The entire region on every side gives a great exhalation from the normal pace. We lay down our commutes and our schedules and our appointments. We forgo our childcare. We do not go into work. (Although – curse of the age – work we must tomorrow since our labors depend hardly at all on our physical location.) In the morning the world will be transformed into twisting snow, cutting us off from the burdens and comforts of our society and demanding that we take a few moments to think of who we are and what we are doing in this world. We will shut the doors against the icy gale, but open the curtains to see the power of the storm. Before the world resumes anew there will be shared meals, laughter, sledding, video games, board games and baked goods. Some of those moments will soak into the souls of my young sons, and become the definitions of winter, of storm, of blizzard.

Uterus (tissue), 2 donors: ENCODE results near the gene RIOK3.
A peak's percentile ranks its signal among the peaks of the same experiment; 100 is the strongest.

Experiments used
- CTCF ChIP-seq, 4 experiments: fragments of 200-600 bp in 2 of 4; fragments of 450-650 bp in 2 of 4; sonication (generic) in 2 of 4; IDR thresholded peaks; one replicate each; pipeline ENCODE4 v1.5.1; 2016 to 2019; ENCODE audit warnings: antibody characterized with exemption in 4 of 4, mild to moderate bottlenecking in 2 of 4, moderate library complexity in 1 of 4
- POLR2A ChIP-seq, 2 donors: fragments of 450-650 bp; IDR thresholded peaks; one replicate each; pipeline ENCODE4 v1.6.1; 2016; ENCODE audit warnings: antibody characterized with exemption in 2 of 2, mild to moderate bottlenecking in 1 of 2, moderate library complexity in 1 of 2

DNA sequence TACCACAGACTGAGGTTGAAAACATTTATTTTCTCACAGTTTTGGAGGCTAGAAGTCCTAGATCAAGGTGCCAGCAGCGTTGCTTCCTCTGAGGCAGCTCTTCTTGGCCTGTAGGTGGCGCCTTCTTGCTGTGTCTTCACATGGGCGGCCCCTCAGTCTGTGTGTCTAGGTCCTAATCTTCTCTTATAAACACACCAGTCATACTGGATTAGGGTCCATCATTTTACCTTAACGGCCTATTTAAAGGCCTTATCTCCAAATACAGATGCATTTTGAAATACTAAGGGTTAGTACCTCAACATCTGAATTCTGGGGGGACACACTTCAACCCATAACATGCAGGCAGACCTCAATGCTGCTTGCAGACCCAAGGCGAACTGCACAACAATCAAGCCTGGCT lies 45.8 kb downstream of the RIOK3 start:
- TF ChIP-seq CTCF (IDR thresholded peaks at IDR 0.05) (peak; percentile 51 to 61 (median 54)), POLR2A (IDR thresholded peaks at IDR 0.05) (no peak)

Assuming the power stays on (we’ve never **knocking on wood** in the seven years we’ve been there had the power go out in any meaningful way), this storm will be for us an interregnum. A gift. (I know it won’t be that way for everyone. We are very lucky in our circumstances.) For us it will be a time set apart.

Tomorrow, I’ll probably live-blog it for you – not so much because I think you’ll be fascinating, but because our era allows us to feel most connected when we are most apt to be isolated. I’ll tell you whether it’s a lark, or getting a bit scary. We’ll ponder together the likelihood of school on Wednesday (low). We’ll be joyful and funny and snowbound together. Tonight, I feel great gratitude for the circumstances of this storm, that brings us together even more than it keeps us apart.